The tech sector is one of the most important growth markets worldwide. New industries and new jobs are springing up not just in the industrialised economies but also across Africa: cities such as Accra in Ghana and Kigali in Rwanda have become hubs in a vibrant startup scene. So far, though, women have been less able than men to benefit from this growth: around the world, women occupy only one in four jobs in the tech sector.
The German development agency GIZ is working on behalf of the German Ministry for Economic Cooperation (BMZ) to close the digital gender divide. The #eSkills4Girls Global Initiative promotes training, employment and entrepreneurship for women in the tech sector. The initiative was launched in 2017 in the course of Germany’s G20 Presidency.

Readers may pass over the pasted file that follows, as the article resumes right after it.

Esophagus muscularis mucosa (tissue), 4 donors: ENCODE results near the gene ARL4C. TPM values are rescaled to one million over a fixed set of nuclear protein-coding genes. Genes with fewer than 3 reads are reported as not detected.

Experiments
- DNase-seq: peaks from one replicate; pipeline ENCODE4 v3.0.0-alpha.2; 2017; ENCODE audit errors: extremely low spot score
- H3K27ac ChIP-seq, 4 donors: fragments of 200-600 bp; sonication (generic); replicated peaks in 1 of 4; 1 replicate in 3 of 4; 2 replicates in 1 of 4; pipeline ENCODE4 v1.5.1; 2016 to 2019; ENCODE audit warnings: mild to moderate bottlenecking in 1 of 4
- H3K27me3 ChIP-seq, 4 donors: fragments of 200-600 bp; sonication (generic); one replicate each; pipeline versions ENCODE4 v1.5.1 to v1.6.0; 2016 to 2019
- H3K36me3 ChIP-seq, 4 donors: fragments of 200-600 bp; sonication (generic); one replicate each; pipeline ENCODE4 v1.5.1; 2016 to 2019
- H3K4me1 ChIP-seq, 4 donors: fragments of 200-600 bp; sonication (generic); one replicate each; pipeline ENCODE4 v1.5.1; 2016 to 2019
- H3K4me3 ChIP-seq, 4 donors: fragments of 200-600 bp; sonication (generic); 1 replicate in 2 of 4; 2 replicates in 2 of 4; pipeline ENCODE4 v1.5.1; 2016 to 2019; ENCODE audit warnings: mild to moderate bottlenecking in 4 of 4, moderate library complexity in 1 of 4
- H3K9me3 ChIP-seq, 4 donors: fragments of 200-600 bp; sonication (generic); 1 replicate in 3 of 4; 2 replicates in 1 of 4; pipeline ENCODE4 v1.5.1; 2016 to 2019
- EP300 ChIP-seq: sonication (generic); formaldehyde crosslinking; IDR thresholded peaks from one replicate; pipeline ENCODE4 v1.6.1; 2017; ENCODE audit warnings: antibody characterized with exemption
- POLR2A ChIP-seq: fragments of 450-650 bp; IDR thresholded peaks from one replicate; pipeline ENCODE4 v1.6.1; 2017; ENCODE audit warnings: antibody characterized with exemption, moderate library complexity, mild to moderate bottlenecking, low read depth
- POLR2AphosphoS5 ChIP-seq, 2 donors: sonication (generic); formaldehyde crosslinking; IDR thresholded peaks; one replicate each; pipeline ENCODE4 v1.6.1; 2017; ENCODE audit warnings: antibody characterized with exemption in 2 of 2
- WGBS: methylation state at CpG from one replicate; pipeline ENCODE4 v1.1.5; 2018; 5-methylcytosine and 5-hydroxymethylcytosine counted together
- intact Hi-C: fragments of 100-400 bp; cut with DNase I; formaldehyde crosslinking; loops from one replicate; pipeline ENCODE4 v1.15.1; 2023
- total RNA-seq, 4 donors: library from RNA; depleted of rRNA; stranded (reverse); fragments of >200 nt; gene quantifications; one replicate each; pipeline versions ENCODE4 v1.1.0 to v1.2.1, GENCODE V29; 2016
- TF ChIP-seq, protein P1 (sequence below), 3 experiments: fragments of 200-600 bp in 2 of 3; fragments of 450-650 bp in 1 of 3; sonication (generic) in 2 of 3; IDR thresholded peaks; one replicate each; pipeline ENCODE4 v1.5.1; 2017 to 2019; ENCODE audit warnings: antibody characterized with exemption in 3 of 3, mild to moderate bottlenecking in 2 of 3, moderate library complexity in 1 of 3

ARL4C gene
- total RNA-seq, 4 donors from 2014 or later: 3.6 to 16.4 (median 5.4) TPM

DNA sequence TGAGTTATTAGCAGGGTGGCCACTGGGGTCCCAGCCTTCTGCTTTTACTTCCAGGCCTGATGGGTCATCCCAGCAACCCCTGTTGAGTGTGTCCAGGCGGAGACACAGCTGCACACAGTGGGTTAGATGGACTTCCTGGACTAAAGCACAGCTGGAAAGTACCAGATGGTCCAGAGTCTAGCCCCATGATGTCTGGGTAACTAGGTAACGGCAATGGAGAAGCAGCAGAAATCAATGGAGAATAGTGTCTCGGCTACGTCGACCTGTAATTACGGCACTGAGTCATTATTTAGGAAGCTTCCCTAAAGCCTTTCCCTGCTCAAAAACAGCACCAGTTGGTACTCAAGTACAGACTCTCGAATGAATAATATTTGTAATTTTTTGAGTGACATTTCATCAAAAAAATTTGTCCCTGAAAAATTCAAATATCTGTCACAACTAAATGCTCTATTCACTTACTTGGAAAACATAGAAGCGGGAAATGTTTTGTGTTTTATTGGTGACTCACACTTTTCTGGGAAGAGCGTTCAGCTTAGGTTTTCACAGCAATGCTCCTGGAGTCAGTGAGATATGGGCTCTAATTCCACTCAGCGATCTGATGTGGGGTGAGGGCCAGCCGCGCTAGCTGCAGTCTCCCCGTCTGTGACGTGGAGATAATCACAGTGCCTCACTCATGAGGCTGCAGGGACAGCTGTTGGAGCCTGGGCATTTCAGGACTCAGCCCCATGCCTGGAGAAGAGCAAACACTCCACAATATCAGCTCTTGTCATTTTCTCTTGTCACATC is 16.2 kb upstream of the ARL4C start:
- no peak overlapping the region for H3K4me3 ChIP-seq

One example of its activities is training for women run by social entrepreneur Ivy Barley and her team in Accra. Participants learn to code and complete coaching and mentoring programmes for women setting up businesses.
#eSkills4Girls also focuses on strategic partnerships with companies. For example, a training programme called Africa Code Week is run each year in partnership with software producer SAP. It gives children and young people their first taste of programming skills. In 2018, as part of the programme, GIZ supported workshops, which accommodated 14,000 participants across 15 African countries, to specifically develop digital skills.
Another approach taken by #eSkills4Girls is to promote female role models from the tech sector in a targeted way. Female tech entrepreneurs like Ivy Barley show young women that common clichés about gender roles are now out of date.